What is a Social Network?

As the TuDiabetes family approaches its fourth year (next year) as a Diabetes Social Network, I wanted to share this gorgeous blog entry by JAMES SHELLEY that I stumbled upon thanks to Khürt Williams

Let’s not forget what a “social network” really is…

Community works like the synapses of the brain:
the stronger the connections, the stronger everybody is.

Existence is symbiosis.

The question is not whether you will be a part of the relational ecology;
the question is: will you build or weaken your partnerships therein?

Social networking — the real kind — happens when I realize that
winning does not require that somebody else has to lose;
getting ahead does not mean that others must be left behind;
and my success does not require that another fails.

This is the shift from competition to collaboration,
from combat to cooperation.
This is the power of the network:
when I discover that your success directly correlates to my own.

(republished based on the Creative Commons license the author gives on his blog:
http://creativecommons.org/licenses/by-nc-sa/3.0)

Now that’s a blog post that makes you stop in your tracks and think about what you’re really doing.

Incredible post James. Thank you!

We read several interesting books about non-competitive approaches for martial arts classes I took a couple of years ago. “No Contest” and “Rambo and the Dalai Lama”.

I’ve had a couple of interesting non-competitive tennis games since then . The guys I play with were skeptical when I said “nah, let’s not play a game, let’s just play” but, after a while, I could tell we were getting into it, hitting back and forth. Trying to hit it to each other, so we could hit it back, is just as challenging as trying to hit winners, maybe harder, because you not only have to aim but also control your shot more precisely? With something like diabetes, I have found it very refreshing to commiserate with a community. We all win together by having a resource like this available.

This is a touching and idealized view of “social networking.” Sort of like the pure ideals that developed around “hacking.” Hacking was done for pure intellectual pursuit and was done with good intentions. But I am old, and I am not naive. Social networking does not have anything built-in which assures that the participants act in everyones best interests or collaborate. When Roche held their so-called Social Media Summit, I actually was upset, and thought everyone should refuse to participate. Why? Because they are the “enemy.” I don’t expect them to act in my interests. I expect them to “use” social media for their own purposes. I expect social networking to be “used” as a “tool” for spin. I expect representatives of the health industry and health insurance companies to infiltrate us to their own ends. I personally am worried. I like the ideals in this poem. I always like the pure ideals of the “Hacker.” But I also know that these things can be used to great harm.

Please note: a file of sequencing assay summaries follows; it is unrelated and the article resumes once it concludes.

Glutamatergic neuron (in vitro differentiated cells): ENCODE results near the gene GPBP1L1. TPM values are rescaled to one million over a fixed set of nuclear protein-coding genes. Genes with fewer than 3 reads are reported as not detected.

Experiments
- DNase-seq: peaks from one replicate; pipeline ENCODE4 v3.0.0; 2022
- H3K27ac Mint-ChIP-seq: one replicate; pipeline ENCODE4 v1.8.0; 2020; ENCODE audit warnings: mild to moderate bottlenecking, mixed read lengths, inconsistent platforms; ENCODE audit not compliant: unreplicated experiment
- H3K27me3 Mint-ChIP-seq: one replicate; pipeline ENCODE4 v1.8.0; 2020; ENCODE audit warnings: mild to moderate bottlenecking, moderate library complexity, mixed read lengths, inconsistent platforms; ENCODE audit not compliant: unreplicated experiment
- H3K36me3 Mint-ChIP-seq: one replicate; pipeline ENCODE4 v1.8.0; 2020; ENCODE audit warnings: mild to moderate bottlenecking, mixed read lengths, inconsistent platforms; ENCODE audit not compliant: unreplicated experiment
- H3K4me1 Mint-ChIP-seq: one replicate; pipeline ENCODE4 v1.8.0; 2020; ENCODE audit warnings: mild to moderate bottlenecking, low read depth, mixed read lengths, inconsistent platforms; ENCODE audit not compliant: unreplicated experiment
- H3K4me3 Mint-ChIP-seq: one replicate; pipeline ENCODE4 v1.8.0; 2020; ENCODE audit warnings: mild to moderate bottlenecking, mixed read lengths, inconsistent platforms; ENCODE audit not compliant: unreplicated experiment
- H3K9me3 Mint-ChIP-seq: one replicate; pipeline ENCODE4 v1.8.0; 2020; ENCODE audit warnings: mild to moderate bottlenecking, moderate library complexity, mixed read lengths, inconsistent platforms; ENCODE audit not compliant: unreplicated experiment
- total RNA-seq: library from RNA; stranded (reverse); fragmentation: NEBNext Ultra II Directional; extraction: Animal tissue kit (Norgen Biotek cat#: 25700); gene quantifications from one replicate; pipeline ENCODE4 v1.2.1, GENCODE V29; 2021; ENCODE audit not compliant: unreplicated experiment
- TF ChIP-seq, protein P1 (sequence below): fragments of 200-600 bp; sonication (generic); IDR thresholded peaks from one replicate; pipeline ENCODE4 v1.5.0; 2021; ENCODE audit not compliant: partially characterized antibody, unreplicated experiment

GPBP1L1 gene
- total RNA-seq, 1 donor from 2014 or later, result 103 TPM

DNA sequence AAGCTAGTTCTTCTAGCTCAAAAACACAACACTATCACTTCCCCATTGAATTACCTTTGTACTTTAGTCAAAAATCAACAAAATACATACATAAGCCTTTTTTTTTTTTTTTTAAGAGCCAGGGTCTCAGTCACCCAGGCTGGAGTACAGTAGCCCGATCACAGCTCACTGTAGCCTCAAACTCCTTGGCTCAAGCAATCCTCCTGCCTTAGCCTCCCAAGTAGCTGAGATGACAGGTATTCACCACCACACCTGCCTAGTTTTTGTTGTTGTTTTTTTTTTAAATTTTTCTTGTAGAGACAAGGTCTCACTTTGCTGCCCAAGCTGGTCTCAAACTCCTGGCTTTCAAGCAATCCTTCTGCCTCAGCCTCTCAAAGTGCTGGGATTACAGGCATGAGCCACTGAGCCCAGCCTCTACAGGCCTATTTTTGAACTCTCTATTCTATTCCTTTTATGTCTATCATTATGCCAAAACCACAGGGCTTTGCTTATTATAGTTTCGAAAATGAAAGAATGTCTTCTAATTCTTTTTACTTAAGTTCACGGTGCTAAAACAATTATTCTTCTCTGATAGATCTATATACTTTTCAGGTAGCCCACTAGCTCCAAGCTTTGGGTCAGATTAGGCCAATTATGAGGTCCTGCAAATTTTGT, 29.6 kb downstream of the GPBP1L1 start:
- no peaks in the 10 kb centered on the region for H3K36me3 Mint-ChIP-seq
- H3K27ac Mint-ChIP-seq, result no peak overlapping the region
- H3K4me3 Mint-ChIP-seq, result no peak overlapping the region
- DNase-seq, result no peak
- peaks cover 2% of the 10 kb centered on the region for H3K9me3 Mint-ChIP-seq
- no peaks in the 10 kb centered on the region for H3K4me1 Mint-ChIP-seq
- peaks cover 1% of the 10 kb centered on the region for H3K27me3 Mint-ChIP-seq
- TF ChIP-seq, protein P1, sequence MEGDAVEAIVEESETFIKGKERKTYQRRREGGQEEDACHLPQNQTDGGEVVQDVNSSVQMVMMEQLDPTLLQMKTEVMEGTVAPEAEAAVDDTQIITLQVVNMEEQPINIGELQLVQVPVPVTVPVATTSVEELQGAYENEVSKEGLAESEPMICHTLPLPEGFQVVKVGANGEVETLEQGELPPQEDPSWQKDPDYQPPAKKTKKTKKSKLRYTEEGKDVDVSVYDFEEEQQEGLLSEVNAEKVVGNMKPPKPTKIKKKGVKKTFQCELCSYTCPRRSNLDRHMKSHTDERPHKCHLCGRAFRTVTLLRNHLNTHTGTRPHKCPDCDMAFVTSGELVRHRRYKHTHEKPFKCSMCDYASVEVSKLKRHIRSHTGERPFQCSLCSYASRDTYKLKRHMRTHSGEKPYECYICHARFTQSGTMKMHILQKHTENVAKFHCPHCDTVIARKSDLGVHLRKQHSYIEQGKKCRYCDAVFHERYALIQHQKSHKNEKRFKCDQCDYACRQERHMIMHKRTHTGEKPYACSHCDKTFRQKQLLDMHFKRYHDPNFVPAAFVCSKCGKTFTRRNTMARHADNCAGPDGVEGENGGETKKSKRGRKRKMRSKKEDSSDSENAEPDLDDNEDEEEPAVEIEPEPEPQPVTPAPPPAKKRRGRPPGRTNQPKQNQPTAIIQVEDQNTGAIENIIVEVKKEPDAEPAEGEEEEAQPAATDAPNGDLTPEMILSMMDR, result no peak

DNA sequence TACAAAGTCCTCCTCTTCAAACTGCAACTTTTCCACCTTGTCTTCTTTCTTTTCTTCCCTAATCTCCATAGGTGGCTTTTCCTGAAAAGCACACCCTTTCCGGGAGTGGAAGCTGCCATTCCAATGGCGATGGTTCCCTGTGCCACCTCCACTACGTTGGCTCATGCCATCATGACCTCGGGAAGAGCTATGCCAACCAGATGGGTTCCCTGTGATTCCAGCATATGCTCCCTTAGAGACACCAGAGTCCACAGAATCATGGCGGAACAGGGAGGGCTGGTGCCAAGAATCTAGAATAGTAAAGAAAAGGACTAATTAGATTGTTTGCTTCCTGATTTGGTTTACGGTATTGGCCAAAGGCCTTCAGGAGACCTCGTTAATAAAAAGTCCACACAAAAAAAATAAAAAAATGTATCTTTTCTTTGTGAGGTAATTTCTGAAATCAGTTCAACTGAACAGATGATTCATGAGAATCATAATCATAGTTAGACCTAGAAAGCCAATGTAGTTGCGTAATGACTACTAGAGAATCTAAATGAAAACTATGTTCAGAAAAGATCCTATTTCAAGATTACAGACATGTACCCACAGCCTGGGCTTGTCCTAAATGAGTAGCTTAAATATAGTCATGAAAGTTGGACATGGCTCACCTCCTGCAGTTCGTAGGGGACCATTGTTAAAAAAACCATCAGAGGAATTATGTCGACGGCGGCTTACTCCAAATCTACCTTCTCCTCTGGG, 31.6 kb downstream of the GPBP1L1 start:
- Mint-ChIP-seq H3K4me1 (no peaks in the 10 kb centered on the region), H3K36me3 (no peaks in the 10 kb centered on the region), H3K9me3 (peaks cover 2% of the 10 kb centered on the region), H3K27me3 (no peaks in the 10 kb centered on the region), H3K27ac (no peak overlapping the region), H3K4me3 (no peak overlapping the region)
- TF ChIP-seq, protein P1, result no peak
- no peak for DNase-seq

I love the last paragraph

“This is the shift from competition to collaboration,
from combat to cooperation.
This is the power of the network:
when I discover that your success directly correlates to my own.”

@bsc everything that’s ever been created can (and will) be abused by folks. But those of us who care should try and follow the ideals expressed by James.

I’m not sure why you think of Roche as your enemy. Is that because they make money by providing us with products? Would that mean other companies like Eli Lilly are also our enemies? Remember that insulin was first purified and produced in bulk by Lilly. I think it’s OK for companies to make a profit, provided they don’t try to block development of better products to help us. Full disclosure, I’ve attended two media summits organized by Roche. They paid for my expenses, but did not pay me or try to influence me in any way. I actually think they worked hard to ensure that they didn’t influence the attendees.

“Winning does no require that somebody else has to lose.”

This sums up my philosophy with online organizations. When we work together, we become more than the sum of our parts. It’s radically different than selling widgets where if there are two stores and 100 people who want widgets, winning makes a loser of your competitor.

Part of being more than the sum of the parts is that people can consume and consider without participating and, perhaps, still get something out of it? There’s always the possibility that people will misuse the ‘tool’ that a message board provides but, at the same time, there’s built in checks and balances? I don’t have an opinion on Roche though…